Tuesday, May 28, 2024
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HomeGeneralPassenger, Flight Attendant Injured on Southwest Flight During Severe Turbulence

Passenger, Flight Attendant Injured on Southwest Flight During Severe Turbulence

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A Southwest Airlines flight (SW4273) from New Orleans to Orlando encountered severe turbulence, and two people were injured. According to a spokesperson for Tampa International Airport, the flight had to make an emergency landing in Tampa, Florida. The captain declared an emergency after experiencing turbulence aboard the Boeing 737 jet, the airline said in a statement.

“The Captain declared an emergency, a requirement to deviate from a filed flight plan, and also requested that paramedics be available when the aircraft arrived to assess any potential injury,” the statement said. The injured passenger and flight attendant were taken to a nearby hospital.

The Federal Aviation Administration (FAA) is investigating the incident. CNN Weather reported that storms draped over the Gulf of Mexico in the morning, bringing severe weather from the Ohio Valley to the Deep South and causing strong thunderstorms in the area.

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What is Turbulence? 

Turbulence refers to the abrupt change in airflow, which results in erratic movements within the atmosphere. These currents can unsettlingly disturb passengers on an aircraft and, in severe cases, even disrupt the airplane’s control.

ALSO READ: Officials Confirm 4 Adults, 1 Child Dead, in Twin Engine Plane Crash Along Virginia Airport

Southwest Airlines Apologies 

Southwest Airlines reported that passengers arrived in Orlando four-and-a-half hours later than scheduled. “With our apologies for their delayed journey, there is no priority higher than the safest operation of every flight,” the airline said.

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According to Southwest, once the aircraft was on the ground, mechanics looked it over. The irregular motions in the atmosphere create air currents that can jostle passengers on an airplane. 

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Investigation Ongoing 

The Federal Aviation Administration is investigating how two jetliners were put on an apparent collision course while leaving Reagan National Airport. This is prompting air traffic controllers to frantically radio each plane to stop.

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Air traffic control audio recordings detail controllers shouting for a JetBlue flight to stop its takeoff run as a Southwest Airlines flight began taxiing across the runway in front of it.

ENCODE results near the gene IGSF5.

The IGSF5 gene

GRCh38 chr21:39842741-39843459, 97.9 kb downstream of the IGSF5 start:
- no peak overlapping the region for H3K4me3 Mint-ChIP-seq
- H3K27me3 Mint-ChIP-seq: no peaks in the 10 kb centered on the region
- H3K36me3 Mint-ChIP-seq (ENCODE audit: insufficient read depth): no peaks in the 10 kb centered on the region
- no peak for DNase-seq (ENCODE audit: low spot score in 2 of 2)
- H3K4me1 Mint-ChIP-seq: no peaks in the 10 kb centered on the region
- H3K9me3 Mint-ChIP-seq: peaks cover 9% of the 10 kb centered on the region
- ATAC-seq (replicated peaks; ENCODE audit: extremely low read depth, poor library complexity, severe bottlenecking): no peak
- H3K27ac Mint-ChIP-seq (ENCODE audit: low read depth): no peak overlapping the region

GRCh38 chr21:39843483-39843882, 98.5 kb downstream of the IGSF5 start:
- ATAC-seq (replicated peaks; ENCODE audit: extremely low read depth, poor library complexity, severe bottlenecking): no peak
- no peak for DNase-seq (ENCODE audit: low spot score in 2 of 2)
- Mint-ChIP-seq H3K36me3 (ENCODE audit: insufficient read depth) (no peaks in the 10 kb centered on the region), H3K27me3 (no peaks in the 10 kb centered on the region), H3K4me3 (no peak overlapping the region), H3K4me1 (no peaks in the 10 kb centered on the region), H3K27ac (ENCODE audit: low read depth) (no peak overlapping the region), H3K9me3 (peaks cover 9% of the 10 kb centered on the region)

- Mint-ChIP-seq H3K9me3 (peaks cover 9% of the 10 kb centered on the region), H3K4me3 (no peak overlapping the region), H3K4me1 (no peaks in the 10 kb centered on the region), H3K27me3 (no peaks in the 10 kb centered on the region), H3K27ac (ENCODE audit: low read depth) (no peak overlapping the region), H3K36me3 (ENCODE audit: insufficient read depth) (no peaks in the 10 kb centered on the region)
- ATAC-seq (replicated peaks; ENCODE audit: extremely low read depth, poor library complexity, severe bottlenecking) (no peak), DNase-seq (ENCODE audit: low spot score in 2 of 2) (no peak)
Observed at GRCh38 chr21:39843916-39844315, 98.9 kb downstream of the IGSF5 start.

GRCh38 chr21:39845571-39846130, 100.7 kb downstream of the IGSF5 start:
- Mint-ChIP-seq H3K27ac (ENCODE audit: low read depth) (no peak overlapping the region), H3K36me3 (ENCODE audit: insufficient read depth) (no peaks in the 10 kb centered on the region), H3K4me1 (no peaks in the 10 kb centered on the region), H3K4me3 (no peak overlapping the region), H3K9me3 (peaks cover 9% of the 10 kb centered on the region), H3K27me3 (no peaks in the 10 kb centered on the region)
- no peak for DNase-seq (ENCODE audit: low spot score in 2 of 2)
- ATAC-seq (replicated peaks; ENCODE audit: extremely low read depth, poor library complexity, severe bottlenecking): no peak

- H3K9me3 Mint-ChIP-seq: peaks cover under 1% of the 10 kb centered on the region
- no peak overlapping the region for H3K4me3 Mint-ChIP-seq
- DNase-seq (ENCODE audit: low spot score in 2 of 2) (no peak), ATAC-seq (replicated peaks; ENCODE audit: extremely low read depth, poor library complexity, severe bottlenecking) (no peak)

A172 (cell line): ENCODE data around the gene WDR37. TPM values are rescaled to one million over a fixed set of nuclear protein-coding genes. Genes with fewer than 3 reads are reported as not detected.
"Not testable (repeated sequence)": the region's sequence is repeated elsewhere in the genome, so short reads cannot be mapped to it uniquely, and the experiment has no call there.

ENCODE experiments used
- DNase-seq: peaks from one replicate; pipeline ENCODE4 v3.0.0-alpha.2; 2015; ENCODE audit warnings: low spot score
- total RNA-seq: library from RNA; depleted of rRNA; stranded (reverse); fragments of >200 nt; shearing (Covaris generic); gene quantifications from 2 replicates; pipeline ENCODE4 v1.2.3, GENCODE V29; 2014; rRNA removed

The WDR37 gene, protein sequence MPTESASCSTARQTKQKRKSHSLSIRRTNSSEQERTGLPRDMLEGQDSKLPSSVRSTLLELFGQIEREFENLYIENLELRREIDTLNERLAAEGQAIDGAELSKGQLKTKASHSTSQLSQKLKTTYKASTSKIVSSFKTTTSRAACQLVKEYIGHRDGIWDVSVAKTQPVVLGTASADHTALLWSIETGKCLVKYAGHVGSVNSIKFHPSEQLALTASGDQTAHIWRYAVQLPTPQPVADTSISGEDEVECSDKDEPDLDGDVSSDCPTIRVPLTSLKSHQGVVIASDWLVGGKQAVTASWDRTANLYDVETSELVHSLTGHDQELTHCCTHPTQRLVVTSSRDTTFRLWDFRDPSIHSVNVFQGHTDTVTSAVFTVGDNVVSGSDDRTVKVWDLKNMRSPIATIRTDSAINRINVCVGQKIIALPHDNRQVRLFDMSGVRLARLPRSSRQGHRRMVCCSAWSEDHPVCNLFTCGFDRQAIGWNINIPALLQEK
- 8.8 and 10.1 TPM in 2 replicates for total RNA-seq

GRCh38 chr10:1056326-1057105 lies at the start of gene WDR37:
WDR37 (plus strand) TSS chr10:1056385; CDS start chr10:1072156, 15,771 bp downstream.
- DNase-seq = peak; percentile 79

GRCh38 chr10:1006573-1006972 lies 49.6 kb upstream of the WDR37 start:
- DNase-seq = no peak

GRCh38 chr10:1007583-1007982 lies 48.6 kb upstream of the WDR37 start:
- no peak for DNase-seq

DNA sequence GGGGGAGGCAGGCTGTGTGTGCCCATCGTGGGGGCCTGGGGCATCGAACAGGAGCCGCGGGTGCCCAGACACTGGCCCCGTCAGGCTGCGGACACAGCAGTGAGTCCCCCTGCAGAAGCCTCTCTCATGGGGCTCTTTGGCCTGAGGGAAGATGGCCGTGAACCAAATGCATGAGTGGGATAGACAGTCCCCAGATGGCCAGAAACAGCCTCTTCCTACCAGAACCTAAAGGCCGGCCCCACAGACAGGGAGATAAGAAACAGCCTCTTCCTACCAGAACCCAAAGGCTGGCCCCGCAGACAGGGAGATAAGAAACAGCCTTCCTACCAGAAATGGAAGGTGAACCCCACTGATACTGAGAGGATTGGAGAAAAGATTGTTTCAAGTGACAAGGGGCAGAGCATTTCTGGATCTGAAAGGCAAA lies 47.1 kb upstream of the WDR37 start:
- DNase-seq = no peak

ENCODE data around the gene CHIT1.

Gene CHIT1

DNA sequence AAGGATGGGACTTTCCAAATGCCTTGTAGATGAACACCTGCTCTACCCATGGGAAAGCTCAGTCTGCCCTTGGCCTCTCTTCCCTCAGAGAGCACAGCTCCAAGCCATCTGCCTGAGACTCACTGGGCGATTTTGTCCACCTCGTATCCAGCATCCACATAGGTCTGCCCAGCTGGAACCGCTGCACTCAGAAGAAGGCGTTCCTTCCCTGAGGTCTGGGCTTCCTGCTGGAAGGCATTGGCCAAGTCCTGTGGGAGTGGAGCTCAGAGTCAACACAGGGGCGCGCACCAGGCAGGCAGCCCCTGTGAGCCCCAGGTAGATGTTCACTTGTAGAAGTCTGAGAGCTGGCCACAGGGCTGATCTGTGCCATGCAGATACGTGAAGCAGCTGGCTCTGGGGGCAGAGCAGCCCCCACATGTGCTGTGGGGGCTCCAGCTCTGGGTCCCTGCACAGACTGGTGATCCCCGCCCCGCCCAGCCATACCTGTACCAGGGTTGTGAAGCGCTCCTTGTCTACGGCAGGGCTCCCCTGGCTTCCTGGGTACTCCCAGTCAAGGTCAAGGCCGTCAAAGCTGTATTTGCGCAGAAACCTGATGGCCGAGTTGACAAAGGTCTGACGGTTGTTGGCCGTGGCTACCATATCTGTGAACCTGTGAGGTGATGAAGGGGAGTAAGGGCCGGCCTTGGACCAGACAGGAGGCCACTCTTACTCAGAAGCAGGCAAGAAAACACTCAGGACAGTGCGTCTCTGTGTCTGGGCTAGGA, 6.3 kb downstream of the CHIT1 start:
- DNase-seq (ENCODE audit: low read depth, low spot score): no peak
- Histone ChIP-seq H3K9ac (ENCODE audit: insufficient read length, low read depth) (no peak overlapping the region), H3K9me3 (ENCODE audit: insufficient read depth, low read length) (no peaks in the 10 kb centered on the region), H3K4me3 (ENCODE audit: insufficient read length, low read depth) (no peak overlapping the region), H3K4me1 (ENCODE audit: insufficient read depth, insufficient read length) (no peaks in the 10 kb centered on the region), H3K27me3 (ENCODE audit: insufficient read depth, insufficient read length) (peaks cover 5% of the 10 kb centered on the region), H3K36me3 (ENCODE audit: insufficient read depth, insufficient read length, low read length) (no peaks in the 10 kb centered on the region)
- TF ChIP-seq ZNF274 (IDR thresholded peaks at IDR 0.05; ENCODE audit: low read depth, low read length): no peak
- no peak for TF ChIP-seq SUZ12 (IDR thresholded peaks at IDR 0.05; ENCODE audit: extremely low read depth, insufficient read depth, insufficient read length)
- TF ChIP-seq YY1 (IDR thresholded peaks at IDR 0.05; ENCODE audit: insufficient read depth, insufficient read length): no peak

According to data compiled by FlightRadar24, the two planes stopped about 400 feet apart. The data also shows that at least the Southwest flight’s “forward fuselage” had entered the runway.

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Management Shakeup 

Similarly, in March 2024, it was reported that Boeing CEO Dave Calhoun would leave the beleaguered company at the end of the year. The announcement came amid a major management shakeup. Boeing’s chairman and the head of the commercial airplane unit are also leaving.

Boeing’s chairman, Larry Kellner, will not stand for re-election as a board director. The board had elected former Qualcomm CEO Steve Mollenkopf to succeed him. The company also announced that Stan Deal, CEO of Boeing Commercial Airplanes, would retire. Stephanie Pope, Boeing’s chief operating officer since January, took his place effective immediately.

Boeing Problems

Boeing has been buffeted by more than five years of problems with its airplanes, including two fatal crashes of the 737 Max in 2018 and 2019 that killed 346 people. Also, most recently, a door plug blew out of the side of an Alaska Airlines 737 Max in January. Again, leaving a gaping hole in the side of the plane.

ALSO READ: Virgin Galactic Reports Spaceplane’s Mechanical Fault to FAA

The problems have led to multiple groundings for safety issues and more than $31 billion in cumulative losses. In a letter to Boeing employees Monday, Calhoun called the Alaska Airlines incident “a watershed moment for Boeing.”

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“The eyes of the world are on us,” he said, announcing his departure plans. “We are going to fix what isn’t working, and we are going to get our company back on the track towards recovery and stability.”

In an interview with CNBC, Calhoun said the decision to leave was “100%” his choice. But it came in the face of widespread criticism of the company by CEOs of many of the world’s major airlines Boeing depends upon to buy its planes.

Reason Calhoun Is Yet To Leave

Calhoun told CNBC why he decided to stay on through the end of the year rather than leave immediately: “We have another mountain to climb. Let’s not avoid what happened with Alaska Air. Let’s not avoid the call for action.”

“Also, let’s not avoid the changes that we need to make in our factories,” Calhoun said. “We will get through that.” He added, “I’ve committed myself to the board to do exactly that.”

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